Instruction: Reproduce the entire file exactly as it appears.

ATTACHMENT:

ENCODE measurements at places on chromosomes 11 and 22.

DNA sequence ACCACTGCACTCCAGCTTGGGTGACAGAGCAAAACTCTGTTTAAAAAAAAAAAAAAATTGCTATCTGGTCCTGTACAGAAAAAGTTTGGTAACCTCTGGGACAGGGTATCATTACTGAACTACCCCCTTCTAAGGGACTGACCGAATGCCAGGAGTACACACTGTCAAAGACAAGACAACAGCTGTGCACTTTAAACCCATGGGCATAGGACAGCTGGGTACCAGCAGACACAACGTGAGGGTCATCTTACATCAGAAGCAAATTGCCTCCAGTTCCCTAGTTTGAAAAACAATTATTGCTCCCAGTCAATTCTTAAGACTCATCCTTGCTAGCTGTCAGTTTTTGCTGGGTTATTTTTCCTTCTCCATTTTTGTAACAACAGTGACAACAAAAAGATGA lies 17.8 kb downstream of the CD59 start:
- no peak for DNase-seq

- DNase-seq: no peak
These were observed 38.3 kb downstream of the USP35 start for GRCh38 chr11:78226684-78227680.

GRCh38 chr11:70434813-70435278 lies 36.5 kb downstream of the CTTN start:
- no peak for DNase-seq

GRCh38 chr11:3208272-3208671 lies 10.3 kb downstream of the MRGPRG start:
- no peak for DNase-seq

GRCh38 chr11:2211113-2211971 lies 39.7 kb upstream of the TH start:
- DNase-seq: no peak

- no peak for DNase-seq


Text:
ENCODE measurements at places on chromosomes 11 and 22.

DNA sequence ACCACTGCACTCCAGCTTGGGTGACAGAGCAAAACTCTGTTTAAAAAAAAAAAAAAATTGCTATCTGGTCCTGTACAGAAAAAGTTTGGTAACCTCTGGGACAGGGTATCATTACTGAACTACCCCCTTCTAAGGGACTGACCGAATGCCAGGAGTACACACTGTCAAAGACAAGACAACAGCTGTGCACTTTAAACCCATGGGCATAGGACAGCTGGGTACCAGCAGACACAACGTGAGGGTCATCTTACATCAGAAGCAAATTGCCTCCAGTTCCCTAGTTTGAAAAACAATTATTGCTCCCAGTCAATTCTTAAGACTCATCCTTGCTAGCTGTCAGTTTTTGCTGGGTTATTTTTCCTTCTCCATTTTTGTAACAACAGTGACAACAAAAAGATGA lies 17.8 kb downstream of the CD59 start:
- no peak for DNase-seq

- DNase-seq: no peak
These were observed 38.3 kb downstream of the USP35 start for GRCh38 chr11:78226684-78227680.

GRCh38 chr11:70434813-70435278 lies 36.5 kb downstream of the CTTN start:
- no peak for DNase-seq

GRCh38 chr11:3208272-3208671 lies 10.3 kb downstream of the MRGPRG start:
- no peak for DNase-seq

GRCh38 chr11:2211113-2211971 lies 39.7 kb upstream of the TH start:
- DNase-seq: no peak

- no peak for DNase-seq